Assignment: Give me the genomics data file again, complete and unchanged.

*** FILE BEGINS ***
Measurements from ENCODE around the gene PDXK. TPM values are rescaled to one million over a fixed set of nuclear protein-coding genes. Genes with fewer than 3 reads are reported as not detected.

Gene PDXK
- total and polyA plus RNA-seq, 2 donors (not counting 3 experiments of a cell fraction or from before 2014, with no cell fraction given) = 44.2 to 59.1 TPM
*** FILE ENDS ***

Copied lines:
Measurements from ENCODE around the gene PDXK. TPM values are rescaled to one million over a fixed set of nuclear protein-coding genes. Genes with fewer than 3 reads are reported as not detected.

Gene PDXK
- total and polyA plus RNA-seq, 2 donors (not counting 3 experiments of a cell fraction or from before 2014, with no cell fraction given) = 44.2 to 59.1 TPM